The Tenth Circuit ultimately held that it lacked jurisdiction over the appeal. First, the Tenth Circuit emphasized “that the taking of an appeal within the prescribed time is ‘mandatory and jurisdictional.’” Klein, --- F.3d --- (quoting Bowles v. Russell, 551 U.S. 205, 209 (2007)). It concluded that allowing the late filing of the notice of appeal “would turn the district court’s clear and unequivocal electronic filing rules into mere suggestions, and would effectively allow a pleading to be ‘filed’ without the pleading being docketed and, in turn, without the district court’s clerk or the opposing party knowing about it.” Finally, the Tenth Circuit found that defendants’ counsel’s “attempted curative measure” of filing the notice of appeal on December 22, 2016, undercut its arguments. This action neither extended the time for filing of the notice of appeal nor rendered the notice of appeal timely. As the Tenth Circuit observed, “the proper course would have been for defendants’ counsel to file with the district court a motion for extension of time . . . . That rule allows a district court to ‘extend the time to file a notice of appeal if . . . a party so moves no later than 30 days after the time prescribed by Rule 4(a) expires’” and the moving party “shows excusable neglect or good cause.” Unfortunately, that step was never taken, the defendants did not file a timely notice of appeal, and the Tenth Circuit dismissed the appeal for lack of jurisdiction.
Federal courts may allow that limited fix, but South Dakota courts do not. The South Dakota Rules of Appellate Procedure allow for the extension of many appellate deadlines, but no extension is permitted for the deadline to file a notice of appeal. See SDCL 15-26A-92 (“The Supreme Court for good cause shown may upon motion enlarge or extend the time prescribed by this chapter for doing any act or may permit an act to be done after the expiration of such time; but the Supreme Court may not enlarge the time for filing or serving a notice of appeal.”). An amended notice of appeal is allowed but only to correct clerical errors. SDCL 15-26-4.1. (Similarly, a notice of appeal must be served on all interested parties, and failure to do so is fatal to the appeal. See In re Reese Trust, 2009 SD 111, 776 N.W.2d 832 (holding that failure to serve party-defendant with notice of appeal was fatal to appeal and required dismissal).) Thus, while late filing of a notice of appeal may be fixed under Federal Rules of Civil Procedure, it is one of the few mortal sins in the practice of law under the South Dakota Rules of Appellate Procedure.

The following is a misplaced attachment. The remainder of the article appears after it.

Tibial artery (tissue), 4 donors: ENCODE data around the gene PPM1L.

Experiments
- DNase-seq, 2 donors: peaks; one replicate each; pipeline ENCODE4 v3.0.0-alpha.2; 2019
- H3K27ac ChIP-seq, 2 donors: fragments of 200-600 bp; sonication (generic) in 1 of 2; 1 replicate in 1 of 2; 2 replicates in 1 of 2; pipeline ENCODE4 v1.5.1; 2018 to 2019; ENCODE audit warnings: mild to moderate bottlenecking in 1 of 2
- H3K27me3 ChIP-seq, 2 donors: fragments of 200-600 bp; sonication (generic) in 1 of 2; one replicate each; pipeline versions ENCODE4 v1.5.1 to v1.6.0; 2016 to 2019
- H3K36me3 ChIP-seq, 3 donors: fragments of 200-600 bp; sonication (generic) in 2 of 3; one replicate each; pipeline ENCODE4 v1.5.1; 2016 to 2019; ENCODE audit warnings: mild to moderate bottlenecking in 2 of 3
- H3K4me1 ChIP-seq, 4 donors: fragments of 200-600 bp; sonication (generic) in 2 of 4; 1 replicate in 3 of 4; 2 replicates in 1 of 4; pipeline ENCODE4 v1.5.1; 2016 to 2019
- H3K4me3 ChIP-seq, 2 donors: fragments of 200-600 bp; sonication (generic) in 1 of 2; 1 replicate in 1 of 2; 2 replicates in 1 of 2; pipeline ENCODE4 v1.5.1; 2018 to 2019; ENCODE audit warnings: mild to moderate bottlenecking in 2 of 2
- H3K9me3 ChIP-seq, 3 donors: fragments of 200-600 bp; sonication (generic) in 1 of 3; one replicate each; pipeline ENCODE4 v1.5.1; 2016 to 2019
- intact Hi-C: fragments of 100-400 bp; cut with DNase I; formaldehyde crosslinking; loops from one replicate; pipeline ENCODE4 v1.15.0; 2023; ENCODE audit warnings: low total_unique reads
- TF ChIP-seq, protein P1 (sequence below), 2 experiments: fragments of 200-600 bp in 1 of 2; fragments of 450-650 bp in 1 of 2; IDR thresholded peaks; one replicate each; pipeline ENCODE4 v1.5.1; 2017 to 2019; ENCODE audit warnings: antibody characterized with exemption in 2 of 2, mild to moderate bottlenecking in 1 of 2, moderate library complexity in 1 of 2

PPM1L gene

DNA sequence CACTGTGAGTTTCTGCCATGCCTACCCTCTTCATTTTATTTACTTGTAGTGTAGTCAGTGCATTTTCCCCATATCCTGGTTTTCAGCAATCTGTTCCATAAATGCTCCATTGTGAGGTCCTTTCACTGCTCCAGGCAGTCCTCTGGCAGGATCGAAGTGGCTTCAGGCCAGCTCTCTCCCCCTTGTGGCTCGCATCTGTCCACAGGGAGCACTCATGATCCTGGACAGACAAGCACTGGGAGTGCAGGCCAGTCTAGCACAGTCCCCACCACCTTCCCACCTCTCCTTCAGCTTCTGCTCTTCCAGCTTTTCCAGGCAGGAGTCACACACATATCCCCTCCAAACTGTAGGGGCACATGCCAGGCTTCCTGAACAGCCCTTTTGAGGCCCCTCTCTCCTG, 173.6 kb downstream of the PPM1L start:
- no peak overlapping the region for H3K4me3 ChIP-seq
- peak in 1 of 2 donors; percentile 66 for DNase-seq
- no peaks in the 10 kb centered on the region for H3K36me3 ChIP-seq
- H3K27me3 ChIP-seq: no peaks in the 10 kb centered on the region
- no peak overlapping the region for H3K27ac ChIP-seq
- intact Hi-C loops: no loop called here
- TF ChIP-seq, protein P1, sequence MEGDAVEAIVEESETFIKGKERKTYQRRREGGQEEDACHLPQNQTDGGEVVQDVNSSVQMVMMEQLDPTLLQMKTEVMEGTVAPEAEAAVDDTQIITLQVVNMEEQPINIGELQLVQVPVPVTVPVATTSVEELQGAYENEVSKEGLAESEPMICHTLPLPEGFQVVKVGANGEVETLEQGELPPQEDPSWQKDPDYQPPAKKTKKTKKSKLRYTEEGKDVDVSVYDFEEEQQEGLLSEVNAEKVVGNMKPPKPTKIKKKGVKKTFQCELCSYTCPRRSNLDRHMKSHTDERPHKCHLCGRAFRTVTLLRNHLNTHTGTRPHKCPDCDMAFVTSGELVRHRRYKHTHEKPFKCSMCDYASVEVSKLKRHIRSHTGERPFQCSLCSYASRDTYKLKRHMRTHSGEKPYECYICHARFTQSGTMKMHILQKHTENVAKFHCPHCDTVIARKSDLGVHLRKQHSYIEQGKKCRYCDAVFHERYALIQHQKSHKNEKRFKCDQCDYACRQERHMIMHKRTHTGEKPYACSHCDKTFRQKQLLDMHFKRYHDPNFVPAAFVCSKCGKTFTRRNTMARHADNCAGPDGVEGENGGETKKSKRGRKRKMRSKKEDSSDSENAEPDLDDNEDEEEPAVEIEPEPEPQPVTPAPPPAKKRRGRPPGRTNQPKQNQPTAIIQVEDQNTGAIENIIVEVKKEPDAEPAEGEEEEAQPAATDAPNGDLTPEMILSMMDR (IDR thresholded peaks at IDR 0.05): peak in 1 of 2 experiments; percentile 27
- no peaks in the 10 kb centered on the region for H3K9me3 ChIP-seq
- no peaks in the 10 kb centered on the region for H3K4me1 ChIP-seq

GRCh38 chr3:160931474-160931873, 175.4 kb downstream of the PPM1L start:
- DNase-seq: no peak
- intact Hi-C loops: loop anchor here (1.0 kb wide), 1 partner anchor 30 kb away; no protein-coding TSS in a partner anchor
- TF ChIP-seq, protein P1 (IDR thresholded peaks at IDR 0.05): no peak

What practical steps can you take to ensure that you do not commit that sin? First, and most obvious, know the appellate deadlines in the jurisdictions in which practice very well. If you don’t know the deadlines, or have any doubt about them, call a local appellate practitioner or the clerk of your appellate court. At least in South Dakota, you will find the South Dakota Supreme Court’s clerk’s office to be incredibly helpful. Second, I highly recommend filing your notice of appeal early to allow plenty of time to correct mistakes. Once the notice of appeal has been filed, you or your paralegal should take steps to confirm that it has in fact been filed and received by the clerk’s office. And finally, if you do file a late notice of appeal, and if the applicable rules allow it, bring your motion to extend time for the filing of the notice of appeal, likely in addition to taking the “attempted curative measures” that the Tenth Circuit found unavailing.